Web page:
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cornbredx

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#46  Edited By cornbredx

So the second option is kinda what I feel about this.

The problem is not that games are "too long" so much as they are full of filler content that bloats the length but adds no substance so it takes a long time but isn't worth it because it's dull or uninteresting busy work.

So the real problem is that big games are too bloated with meaningless content you don't want to do.

This is not a new problem, though. It's been this way for about 5 years, maybe a little longer. Ubisoft started it and WB games was following suit. It's a disturbing trend caused by the children that whine 20 hour games are "too short". Total nonsense.

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Nodima

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I struggle to play ten total games a year, and most of the games I play wind up being Sony 1st Party AAA titles, so I suppose in general I've appreciate the tasteful ways they've grown a bit this generation. Whether it's clever open-ended combat that encourages constant experimentation like Horizon, intricately coordinated series' of story-item upgrade-player skill based world map progression like God of War, pure video game cotton candy like Spider-Man or dreary character studies like The Last of Us (or Uncharted), I think these games all benefit from spending more time in their world. Additionally, the games that inspire what Sony titles aim for from houses like Rockstar have proven to me I will gladly spend 200 hours in those games whether the story keeps momentum the whole way or no.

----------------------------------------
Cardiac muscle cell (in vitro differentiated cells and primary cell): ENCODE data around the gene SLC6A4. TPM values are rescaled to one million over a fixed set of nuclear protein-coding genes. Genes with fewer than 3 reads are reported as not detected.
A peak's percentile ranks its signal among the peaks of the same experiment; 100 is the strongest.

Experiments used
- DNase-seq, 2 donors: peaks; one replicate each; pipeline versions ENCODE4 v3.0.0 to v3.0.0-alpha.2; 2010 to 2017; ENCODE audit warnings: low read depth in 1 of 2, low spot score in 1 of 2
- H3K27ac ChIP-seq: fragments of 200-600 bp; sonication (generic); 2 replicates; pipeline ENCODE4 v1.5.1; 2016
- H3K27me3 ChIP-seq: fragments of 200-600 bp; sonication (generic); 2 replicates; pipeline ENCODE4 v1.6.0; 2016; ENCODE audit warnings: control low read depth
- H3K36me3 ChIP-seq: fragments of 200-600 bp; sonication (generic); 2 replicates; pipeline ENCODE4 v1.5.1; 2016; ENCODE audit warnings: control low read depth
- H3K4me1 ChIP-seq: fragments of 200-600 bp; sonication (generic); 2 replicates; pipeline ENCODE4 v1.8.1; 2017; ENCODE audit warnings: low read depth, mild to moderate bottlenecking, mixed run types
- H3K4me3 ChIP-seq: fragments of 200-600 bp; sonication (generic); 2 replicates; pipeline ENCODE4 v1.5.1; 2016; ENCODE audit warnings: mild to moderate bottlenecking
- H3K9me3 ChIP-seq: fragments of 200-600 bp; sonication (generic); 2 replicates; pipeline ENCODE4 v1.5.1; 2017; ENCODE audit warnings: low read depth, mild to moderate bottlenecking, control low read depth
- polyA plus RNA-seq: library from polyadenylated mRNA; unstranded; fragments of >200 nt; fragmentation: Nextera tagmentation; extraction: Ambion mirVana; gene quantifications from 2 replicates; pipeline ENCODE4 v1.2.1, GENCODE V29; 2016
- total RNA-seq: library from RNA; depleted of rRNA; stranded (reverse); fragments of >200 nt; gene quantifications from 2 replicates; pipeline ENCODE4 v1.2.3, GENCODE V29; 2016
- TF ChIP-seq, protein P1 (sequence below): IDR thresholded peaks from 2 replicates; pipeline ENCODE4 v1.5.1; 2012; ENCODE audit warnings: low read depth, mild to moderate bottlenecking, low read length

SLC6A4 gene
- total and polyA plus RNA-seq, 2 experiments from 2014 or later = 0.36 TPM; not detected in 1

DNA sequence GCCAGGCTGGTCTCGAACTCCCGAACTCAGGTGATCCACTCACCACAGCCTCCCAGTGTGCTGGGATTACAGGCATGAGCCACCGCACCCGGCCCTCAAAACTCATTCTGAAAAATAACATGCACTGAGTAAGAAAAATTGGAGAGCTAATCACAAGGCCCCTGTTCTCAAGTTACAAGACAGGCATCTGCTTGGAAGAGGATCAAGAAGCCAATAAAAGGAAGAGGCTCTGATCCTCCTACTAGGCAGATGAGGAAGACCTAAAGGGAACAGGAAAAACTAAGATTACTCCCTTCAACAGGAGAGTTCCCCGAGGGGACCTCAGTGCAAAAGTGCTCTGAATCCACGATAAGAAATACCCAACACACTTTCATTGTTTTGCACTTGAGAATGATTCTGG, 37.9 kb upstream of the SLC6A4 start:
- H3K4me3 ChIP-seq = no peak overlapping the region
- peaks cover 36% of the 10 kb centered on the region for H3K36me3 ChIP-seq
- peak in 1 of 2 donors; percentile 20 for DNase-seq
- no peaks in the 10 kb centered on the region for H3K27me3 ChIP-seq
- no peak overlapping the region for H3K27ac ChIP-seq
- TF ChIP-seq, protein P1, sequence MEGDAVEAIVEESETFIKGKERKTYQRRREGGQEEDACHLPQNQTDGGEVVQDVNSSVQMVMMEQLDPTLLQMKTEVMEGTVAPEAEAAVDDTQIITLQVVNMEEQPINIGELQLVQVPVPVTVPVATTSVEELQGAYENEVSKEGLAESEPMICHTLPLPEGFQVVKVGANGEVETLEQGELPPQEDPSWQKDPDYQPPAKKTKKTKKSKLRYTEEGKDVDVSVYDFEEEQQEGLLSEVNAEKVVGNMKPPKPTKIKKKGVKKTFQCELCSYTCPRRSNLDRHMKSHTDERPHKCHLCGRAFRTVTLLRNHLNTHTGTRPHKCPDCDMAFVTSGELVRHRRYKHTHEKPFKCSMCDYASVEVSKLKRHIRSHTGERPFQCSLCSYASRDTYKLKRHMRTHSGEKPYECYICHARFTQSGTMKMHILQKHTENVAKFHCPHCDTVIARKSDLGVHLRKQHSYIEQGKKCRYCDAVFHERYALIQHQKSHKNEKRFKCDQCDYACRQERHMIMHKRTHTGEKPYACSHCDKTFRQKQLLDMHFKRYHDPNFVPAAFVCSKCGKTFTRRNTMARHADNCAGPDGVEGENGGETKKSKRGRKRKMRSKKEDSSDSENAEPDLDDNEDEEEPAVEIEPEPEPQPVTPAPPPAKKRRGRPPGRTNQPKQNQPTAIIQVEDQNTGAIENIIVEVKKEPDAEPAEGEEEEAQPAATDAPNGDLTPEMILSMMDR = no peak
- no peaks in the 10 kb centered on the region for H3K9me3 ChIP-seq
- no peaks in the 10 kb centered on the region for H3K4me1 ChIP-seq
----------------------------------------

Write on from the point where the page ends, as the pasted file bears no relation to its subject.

When I look outside my little bubble I see a world full of far too ambitious video games, however. Both Watch Dogs games exhausted me, particularly the 2nd, by sheer volume of shit in the game, both good and bad shit. Assassin's Creed looks like a nightmare, and Far Cry 4 felt like living one. Just Cause 2 felt like it should've been 5 hours with a playground mode. Final Fantasy VII Remake was a delicious feast of combat, horrible dialogue and texture mapping as abstract art but I could've done with 15 less hours of it if asked with a gunblade to my head. And it's hard not to look to something like Bloodborne (or Sekiro, or whatever) and appreciate that the length of the product is tied to its difficulty rather than its content - it took me nearly a year to get to The One Reborn the first time I played Bloodborne, but then just about two days when I came back to it a few weeks ago.